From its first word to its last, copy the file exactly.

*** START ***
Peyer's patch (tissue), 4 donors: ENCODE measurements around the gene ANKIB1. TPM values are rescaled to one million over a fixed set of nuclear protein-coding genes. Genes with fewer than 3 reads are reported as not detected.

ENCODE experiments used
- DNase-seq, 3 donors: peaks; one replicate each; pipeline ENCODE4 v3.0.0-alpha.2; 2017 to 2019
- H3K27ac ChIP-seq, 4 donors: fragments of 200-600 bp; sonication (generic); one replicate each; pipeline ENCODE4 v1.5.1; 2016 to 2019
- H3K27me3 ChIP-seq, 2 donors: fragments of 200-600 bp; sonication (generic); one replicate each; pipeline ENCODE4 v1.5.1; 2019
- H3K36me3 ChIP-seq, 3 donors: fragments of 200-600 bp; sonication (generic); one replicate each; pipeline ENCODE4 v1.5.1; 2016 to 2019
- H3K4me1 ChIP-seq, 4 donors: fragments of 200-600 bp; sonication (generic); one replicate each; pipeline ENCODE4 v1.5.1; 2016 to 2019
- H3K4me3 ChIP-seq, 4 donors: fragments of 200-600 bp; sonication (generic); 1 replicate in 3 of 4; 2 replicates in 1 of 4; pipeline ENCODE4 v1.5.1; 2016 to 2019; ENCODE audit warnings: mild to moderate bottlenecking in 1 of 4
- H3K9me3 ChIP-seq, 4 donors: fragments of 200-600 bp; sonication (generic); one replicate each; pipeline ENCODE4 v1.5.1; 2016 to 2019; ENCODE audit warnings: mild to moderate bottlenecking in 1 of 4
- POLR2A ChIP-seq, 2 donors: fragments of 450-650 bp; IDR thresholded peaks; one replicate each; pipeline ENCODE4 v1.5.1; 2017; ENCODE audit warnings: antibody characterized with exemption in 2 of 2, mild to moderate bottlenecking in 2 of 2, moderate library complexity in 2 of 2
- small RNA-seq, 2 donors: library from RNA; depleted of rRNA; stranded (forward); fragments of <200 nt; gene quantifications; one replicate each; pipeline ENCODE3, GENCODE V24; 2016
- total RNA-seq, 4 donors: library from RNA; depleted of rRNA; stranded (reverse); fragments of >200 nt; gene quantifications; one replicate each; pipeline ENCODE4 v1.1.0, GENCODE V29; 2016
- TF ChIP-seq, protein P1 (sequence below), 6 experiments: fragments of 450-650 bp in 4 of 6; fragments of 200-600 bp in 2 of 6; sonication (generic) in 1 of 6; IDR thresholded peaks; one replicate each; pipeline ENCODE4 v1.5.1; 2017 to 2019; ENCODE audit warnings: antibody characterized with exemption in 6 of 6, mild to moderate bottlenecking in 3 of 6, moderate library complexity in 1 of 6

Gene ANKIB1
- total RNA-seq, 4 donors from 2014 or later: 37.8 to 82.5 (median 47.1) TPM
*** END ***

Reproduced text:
Peyer's patch (tissue), 4 donors: ENCODE measurements around the gene ANKIB1. TPM values are rescaled to one million over a fixed set of nuclear protein-coding genes. Genes with fewer than 3 reads are reported as not detected.

ENCODE experiments used
- DNase-seq, 3 donors: peaks; one replicate each; pipeline ENCODE4 v3.0.0-alpha.2; 2017 to 2019
- H3K27ac ChIP-seq, 4 donors: fragments of 200-600 bp; sonication (generic); one replicate each; pipeline ENCODE4 v1.5.1; 2016 to 2019
- H3K27me3 ChIP-seq, 2 donors: fragments of 200-600 bp; sonication (generic); one replicate each; pipeline ENCODE4 v1.5.1; 2019
- H3K36me3 ChIP-seq, 3 donors: fragments of 200-600 bp; sonication (generic); one replicate each; pipeline ENCODE4 v1.5.1; 2016 to 2019
- H3K4me1 ChIP-seq, 4 donors: fragments of 200-600 bp; sonication (generic); one replicate each; pipeline ENCODE4 v1.5.1; 2016 to 2019
- H3K4me3 ChIP-seq, 4 donors: fragments of 200-600 bp; sonication (generic); 1 replicate in 3 of 4; 2 replicates in 1 of 4; pipeline ENCODE4 v1.5.1; 2016 to 2019; ENCODE audit warnings: mild to moderate bottlenecking in 1 of 4
- H3K9me3 ChIP-seq, 4 donors: fragments of 200-600 bp; sonication (generic); one replicate each; pipeline ENCODE4 v1.5.1; 2016 to 2019; ENCODE audit warnings: mild to moderate bottlenecking in 1 of 4
- POLR2A ChIP-seq, 2 donors: fragments of 450-650 bp; IDR thresholded peaks; one replicate each; pipeline ENCODE4 v1.5.1; 2017; ENCODE audit warnings: antibody characterized with exemption in 2 of 2, mild to moderate bottlenecking in 2 of 2, moderate library complexity in 2 of 2
- small RNA-seq, 2 donors: library from RNA; depleted of rRNA; stranded (forward); fragments of <200 nt; gene quantifications; one replicate each; pipeline ENCODE3, GENCODE V24; 2016
- total RNA-seq, 4 donors: library from RNA; depleted of rRNA; stranded (reverse); fragments of >200 nt; gene quantifications; one replicate each; pipeline ENCODE4 v1.1.0, GENCODE V29; 2016
- TF ChIP-seq, protein P1 (sequence below), 6 experiments: fragments of 450-650 bp in 4 of 6; fragments of 200-600 bp in 2 of 6; sonication (generic) in 1 of 6; IDR thresholded peaks; one replicate each; pipeline ENCODE4 v1.5.1; 2017 to 2019; ENCODE audit warnings: antibody characterized with exemption in 6 of 6, mild to moderate bottlenecking in 3 of 6, moderate library complexity in 1 of 6

Gene ANKIB1
- total RNA-seq, 4 donors from 2014 or later: 37.8 to 82.5 (median 47.1) TPM